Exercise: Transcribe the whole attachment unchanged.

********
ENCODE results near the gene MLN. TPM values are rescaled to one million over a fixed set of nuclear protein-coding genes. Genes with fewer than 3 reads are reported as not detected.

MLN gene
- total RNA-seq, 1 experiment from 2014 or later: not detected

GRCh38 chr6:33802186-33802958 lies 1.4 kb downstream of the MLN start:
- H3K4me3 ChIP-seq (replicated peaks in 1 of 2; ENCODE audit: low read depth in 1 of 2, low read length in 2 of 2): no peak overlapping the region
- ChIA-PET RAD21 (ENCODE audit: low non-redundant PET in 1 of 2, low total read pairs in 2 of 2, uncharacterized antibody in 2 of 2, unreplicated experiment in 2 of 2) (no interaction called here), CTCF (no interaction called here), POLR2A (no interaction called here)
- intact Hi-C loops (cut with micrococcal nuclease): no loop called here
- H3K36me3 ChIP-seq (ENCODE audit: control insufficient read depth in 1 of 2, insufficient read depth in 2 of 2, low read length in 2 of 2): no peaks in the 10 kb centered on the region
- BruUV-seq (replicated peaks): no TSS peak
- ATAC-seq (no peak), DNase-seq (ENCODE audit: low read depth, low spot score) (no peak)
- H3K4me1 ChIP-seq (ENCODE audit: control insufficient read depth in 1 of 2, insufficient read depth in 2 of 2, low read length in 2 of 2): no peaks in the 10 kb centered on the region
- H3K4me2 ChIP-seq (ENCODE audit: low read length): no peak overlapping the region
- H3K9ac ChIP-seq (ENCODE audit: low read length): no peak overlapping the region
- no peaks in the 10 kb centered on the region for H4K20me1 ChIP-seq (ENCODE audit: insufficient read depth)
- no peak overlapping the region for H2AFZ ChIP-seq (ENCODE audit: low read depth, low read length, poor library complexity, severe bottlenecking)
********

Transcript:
ENCODE results near the gene MLN. TPM values are rescaled to one million over a fixed set of nuclear protein-coding genes. Genes with fewer than 3 reads are reported as not detected.

MLN gene
- total RNA-seq, 1 experiment from 2014 or later: not detected

GRCh38 chr6:33802186-33802958 lies 1.4 kb downstream of the MLN start:
- H3K4me3 ChIP-seq (replicated peaks in 1 of 2; ENCODE audit: low read depth in 1 of 2, low read length in 2 of 2): no peak overlapping the region
- ChIA-PET RAD21 (ENCODE audit: low non-redundant PET in 1 of 2, low total read pairs in 2 of 2, uncharacterized antibody in 2 of 2, unreplicated experiment in 2 of 2) (no interaction called here), CTCF (no interaction called here), POLR2A (no interaction called here)
- intact Hi-C loops (cut with micrococcal nuclease): no loop called here
- H3K36me3 ChIP-seq (ENCODE audit: control insufficient read depth in 1 of 2, insufficient read depth in 2 of 2, low read length in 2 of 2): no peaks in the 10 kb centered on the region
- BruUV-seq (replicated peaks): no TSS peak
- ATAC-seq (no peak), DNase-seq (ENCODE audit: low read depth, low spot score) (no peak)
- H3K4me1 ChIP-seq (ENCODE audit: control insufficient read depth in 1 of 2, insufficient read depth in 2 of 2, low read length in 2 of 2): no peaks in the 10 kb centered on the region
- H3K4me2 ChIP-seq (ENCODE audit: low read length): no peak overlapping the region
- H3K9ac ChIP-seq (ENCODE audit: low read length): no peak overlapping the region
- no peaks in the 10 kb centered on the region for H4K20me1 ChIP-seq (ENCODE audit: insufficient read depth)
- no peak overlapping the region for H2AFZ ChIP-seq (ENCODE audit: low read depth, low read length, poor library complexity, severe bottlenecking)